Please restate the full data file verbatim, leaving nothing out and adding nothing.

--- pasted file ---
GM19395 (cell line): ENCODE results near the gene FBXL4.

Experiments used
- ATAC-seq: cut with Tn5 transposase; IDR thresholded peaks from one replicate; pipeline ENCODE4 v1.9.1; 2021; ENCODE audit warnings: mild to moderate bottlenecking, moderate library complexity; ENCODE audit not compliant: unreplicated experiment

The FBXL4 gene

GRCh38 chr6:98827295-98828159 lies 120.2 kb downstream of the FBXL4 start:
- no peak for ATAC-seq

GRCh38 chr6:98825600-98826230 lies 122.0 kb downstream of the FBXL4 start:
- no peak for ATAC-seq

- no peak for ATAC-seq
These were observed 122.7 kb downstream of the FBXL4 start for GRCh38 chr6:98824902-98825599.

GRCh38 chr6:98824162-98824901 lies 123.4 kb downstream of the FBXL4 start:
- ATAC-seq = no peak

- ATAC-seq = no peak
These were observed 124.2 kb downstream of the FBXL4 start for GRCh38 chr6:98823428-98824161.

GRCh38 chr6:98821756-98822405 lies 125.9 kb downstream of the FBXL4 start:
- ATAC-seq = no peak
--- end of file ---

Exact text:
GM19395 (cell line): ENCODE results near the gene FBXL4.

Experiments used
- ATAC-seq: cut with Tn5 transposase; IDR thresholded peaks from one replicate; pipeline ENCODE4 v1.9.1; 2021; ENCODE audit warnings: mild to moderate bottlenecking, moderate library complexity; ENCODE audit not compliant: unreplicated experiment

The FBXL4 gene

GRCh38 chr6:98827295-98828159 lies 120.2 kb downstream of the FBXL4 start:
- no peak for ATAC-seq

GRCh38 chr6:98825600-98826230 lies 122.0 kb downstream of the FBXL4 start:
- no peak for ATAC-seq

- no peak for ATAC-seq
These were observed 122.7 kb downstream of the FBXL4 start for GRCh38 chr6:98824902-98825599.

GRCh38 chr6:98824162-98824901 lies 123.4 kb downstream of the FBXL4 start:
- ATAC-seq = no peak

- ATAC-seq = no peak
These were observed 124.2 kb downstream of the FBXL4 start for GRCh38 chr6:98823428-98824161.

GRCh38 chr6:98821756-98822405 lies 125.9 kb downstream of the FBXL4 start:
- ATAC-seq = no peak